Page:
2016 Recap

November 07, 2016

Fast-forward to 2016:

• Approximately $1.2 million in cash awards were paid out.
• Just under 600 entries walked into the pen.
• $400,000+ in prizes included trophies, belt buckles, and horse trailers.
• Payouts were made all the way to 20th place.
• Owner/breeder/exhibitor incentives of approximately $20,000 were added to the payouts.
• Daily social events fed exhibitors and spectators alike with sponsored breakfasts, lunches, and dinners.
• The debut of two brand new color breed divisions offered new ways for more breeds to win.


It’s fair to say that the 2016 Breeders’ Halter Futurity was kind of a big deal. The annual event is held in early September at the Iowa State Fairgrounds in Des Moines. This year, the futurity took place September 8-11 and once again drew top conformation talent from across the country. In 2015, the total value of the cash plusawards handed out was $1.2 million, while this year the cash payouts alone matched that sum. Read on for highlights and featured results from this exciting event. For a full listing of payouts and results, be sure to check out the Breeders’ Halter Futurity website at www.breedershalterfuturity.com.


The Breeders’ Halter Futurity springs from an innovative platform that was designed to offer incentives to stallion owners, breeders, and exhibitors alike. No matter where your interest in Halter lies, there is something in the program for everyone. There are limited slots in each division offered, which ensures that a stallion owner’s investment in the program is worthwhile. Stallion owners pay an annual fee to keep stallions in the program, which makes all of their offspring eligible for entry into the annual futurity.

Since getting a foal from embryo to the show pen can be an expensive gamble, the program makes the process of entering eligible foals flexible. Some futurities may require nomination and payment of fees on a specific mare, often before a mare is even ready to breed or in foal. Then, you must nominate and pay fees on a baby that hasn’t arrived yet. The Breeders’ Halter Futurity only asks that an eligible foal be nominated, and the first deadline for nomination isn’t until summer, usually early July. This simple nomination process is not only easy to follow, but it affords breeders the opportunity to evaluate a foal’s readiness for a fall futurity before making that investment. In addition, a foal must be paid into the program with a nomination fee each year in order to enter the futurity. This system keeps the futurity extremely competitive, since breeders are able to select the best eligible get, instead of taking only eligible foals from nominated crosses.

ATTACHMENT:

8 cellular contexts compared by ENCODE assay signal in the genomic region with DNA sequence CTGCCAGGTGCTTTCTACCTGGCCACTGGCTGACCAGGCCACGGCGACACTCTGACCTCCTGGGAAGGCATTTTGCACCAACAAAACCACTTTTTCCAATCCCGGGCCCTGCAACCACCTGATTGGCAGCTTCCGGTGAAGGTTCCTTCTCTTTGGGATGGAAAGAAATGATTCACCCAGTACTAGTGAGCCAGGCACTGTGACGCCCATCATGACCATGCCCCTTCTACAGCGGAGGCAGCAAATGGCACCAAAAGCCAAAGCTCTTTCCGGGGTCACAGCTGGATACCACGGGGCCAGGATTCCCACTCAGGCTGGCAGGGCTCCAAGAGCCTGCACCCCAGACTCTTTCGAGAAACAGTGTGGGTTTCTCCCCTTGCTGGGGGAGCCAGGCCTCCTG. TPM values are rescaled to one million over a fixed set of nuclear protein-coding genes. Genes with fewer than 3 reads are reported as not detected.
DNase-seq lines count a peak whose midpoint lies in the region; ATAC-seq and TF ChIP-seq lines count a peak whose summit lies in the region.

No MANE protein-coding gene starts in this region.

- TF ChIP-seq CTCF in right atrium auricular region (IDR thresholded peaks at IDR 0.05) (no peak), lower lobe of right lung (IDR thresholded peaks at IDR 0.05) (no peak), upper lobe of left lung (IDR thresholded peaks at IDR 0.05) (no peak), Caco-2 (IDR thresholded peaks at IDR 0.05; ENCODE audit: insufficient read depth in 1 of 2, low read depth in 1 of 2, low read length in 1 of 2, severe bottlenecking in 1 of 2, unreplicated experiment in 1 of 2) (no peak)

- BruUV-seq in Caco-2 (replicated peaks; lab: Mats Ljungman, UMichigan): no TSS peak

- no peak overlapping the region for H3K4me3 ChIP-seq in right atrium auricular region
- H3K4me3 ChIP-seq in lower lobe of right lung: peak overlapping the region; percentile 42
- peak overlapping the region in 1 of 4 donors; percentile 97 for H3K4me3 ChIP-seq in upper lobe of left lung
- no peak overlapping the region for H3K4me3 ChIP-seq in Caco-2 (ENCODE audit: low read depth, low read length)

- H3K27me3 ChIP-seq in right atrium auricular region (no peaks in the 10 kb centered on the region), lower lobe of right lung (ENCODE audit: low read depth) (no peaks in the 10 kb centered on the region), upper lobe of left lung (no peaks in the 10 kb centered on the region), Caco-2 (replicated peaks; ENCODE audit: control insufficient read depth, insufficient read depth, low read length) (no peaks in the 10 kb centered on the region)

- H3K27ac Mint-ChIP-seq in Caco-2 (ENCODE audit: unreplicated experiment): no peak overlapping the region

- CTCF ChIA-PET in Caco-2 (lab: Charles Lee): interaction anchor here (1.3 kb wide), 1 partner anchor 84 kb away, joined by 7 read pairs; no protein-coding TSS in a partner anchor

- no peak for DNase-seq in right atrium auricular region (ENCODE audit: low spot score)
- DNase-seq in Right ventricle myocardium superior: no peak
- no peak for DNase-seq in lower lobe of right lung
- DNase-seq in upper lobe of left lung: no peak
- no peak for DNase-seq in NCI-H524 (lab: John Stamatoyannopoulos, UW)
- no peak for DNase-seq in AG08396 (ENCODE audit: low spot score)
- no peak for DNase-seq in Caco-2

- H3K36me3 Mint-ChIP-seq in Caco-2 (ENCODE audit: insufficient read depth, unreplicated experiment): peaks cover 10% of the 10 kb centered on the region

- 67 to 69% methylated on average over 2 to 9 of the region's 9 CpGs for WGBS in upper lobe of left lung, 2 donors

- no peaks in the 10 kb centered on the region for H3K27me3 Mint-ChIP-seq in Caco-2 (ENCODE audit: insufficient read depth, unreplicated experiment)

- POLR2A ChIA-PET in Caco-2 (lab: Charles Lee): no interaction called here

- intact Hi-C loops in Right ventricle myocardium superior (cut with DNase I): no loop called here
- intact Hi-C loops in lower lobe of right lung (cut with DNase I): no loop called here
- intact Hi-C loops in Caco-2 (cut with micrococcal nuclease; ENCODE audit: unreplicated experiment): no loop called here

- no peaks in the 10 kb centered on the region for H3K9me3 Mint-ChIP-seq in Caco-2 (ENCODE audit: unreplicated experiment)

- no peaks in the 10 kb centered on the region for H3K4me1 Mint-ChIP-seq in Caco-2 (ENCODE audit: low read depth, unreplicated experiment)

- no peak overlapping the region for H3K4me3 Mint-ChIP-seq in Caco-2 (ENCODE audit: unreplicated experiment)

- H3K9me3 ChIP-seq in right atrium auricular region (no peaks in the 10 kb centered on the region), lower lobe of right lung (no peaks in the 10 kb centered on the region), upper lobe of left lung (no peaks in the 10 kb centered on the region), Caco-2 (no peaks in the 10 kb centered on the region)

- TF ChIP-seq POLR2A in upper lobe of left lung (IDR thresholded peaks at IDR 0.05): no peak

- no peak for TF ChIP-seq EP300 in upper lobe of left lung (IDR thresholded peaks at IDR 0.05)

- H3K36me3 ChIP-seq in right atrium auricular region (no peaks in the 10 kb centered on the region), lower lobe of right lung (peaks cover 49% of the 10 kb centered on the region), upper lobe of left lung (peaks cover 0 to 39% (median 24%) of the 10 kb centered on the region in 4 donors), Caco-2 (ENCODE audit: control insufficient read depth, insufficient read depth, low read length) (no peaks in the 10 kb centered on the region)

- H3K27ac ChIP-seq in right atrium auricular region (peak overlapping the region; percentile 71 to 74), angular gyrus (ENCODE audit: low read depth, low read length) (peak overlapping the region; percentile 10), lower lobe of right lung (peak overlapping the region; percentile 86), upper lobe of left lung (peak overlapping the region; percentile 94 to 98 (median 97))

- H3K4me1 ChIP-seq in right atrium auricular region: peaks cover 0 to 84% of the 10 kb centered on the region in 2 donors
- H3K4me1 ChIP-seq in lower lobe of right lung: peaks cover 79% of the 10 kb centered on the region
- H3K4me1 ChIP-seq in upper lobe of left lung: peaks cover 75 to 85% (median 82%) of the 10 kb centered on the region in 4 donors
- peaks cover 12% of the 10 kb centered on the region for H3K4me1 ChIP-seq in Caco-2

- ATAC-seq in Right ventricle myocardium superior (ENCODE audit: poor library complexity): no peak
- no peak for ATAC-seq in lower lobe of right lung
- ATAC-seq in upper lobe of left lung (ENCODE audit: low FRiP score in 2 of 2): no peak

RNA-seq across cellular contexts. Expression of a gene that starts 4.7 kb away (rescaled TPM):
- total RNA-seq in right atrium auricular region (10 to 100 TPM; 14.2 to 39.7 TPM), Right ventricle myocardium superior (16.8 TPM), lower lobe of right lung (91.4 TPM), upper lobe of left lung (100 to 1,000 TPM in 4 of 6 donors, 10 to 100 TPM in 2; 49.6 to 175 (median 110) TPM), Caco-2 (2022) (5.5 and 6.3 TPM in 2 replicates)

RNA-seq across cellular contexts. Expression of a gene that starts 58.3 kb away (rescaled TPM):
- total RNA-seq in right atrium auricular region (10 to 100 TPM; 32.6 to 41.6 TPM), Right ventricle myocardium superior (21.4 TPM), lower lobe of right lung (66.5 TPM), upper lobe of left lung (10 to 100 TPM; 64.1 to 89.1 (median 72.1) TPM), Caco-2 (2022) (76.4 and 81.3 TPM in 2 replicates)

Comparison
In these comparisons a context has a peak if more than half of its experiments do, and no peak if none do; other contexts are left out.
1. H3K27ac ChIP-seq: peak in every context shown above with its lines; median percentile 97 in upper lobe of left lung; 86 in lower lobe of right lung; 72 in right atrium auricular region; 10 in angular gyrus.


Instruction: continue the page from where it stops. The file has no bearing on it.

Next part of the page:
A huge draw for exhibitors is the fact that the futurity keeps fresh horses and exhibitors coming in to compete. Horses that have placed first, second, or third in a BHF class can’t come back the following year, which means you see new horses taking home the prizes every year. The payouts that extend to 20th place don’t hurt either. An exhibitor could potentially take a horse to show, earn a 15th place nod in a deep pen of 30+ horses, and come home with a check that paid for their trip to the show, or more.

by Rachel Kooiker/Equine Chronicle

The Future Has Arrived

The Future Has Arrived

April 28, 2011

When the first Breeders Halter Futurity takes place later this year, it will mark not only the premier of the richest halter competition in history but also a truly unique opportunity for amateurs to compete for an unprecedented amount of payback.

A Million Reasons

A Million Reasons

August 19, 2013

There are a million reasons to get involved with showing Halter horses, but in 2012, the Breeders Halter Futurity gave people exactly $1,040,000 worth of reasons to pack up their gear and horses and head to the Midwest.

2015 Recap

2015 Recap

September 14, 2015

The industry’s elite Halter horses and handlers gathered this past weekend in Des Moines, Iowa for the premier Breeders Halter Futurity and National Halter Championship, which awarded hundreds of thousands of dollars, beautiful bronze trophies, golden globes, and even the year’s use of two horse trailers to a few lucky competitors.